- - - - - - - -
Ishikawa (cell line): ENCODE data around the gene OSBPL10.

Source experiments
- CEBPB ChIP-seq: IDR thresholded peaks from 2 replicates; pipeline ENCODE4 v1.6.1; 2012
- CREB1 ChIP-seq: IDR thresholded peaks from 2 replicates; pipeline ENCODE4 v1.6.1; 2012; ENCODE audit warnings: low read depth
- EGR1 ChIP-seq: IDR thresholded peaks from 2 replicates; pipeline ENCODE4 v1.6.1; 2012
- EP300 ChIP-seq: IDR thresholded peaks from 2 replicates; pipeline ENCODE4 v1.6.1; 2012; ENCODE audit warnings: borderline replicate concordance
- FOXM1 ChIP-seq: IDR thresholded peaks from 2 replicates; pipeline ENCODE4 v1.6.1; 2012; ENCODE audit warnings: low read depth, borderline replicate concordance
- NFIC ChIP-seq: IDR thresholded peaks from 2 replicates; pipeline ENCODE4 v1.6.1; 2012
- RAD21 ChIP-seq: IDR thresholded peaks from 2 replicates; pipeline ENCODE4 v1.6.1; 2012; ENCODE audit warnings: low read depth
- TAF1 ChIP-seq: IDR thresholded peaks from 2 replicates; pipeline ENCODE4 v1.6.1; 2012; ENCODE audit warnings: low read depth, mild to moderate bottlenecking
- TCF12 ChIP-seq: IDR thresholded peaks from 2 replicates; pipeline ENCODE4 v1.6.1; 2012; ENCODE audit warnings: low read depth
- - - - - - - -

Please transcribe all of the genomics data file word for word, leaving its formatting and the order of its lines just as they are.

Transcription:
Ishikawa (cell line): ENCODE data around the gene OSBPL10.

Source experiments
- CEBPB ChIP-seq: IDR thresholded peaks from 2 replicates; pipeline ENCODE4 v1.6.1; 2012
- CREB1 ChIP-seq: IDR thresholded peaks from 2 replicates; pipeline ENCODE4 v1.6.1; 2012; ENCODE audit warnings: low read depth
- EGR1 ChIP-seq: IDR thresholded peaks from 2 replicates; pipeline ENCODE4 v1.6.1; 2012
- EP300 ChIP-seq: IDR thresholded peaks from 2 replicates; pipeline ENCODE4 v1.6.1; 2012; ENCODE audit warnings: borderline replicate concordance
- FOXM1 ChIP-seq: IDR thresholded peaks from 2 replicates; pipeline ENCODE4 v1.6.1; 2012; ENCODE audit warnings: low read depth, borderline replicate concordance
- NFIC ChIP-seq: IDR thresholded peaks from 2 replicates; pipeline ENCODE4 v1.6.1; 2012
- RAD21 ChIP-seq: IDR thresholded peaks from 2 replicates; pipeline ENCODE4 v1.6.1; 2012; ENCODE audit warnings: low read depth
- TAF1 ChIP-seq: IDR thresholded peaks from 2 replicates; pipeline ENCODE4 v1.6.1; 2012; ENCODE audit warnings: low read depth, mild to moderate bottlenecking
- TCF12 ChIP-seq: IDR thresholded peaks from 2 replicates; pipeline ENCODE4 v1.6.1; 2012; ENCODE audit warnings: low read depth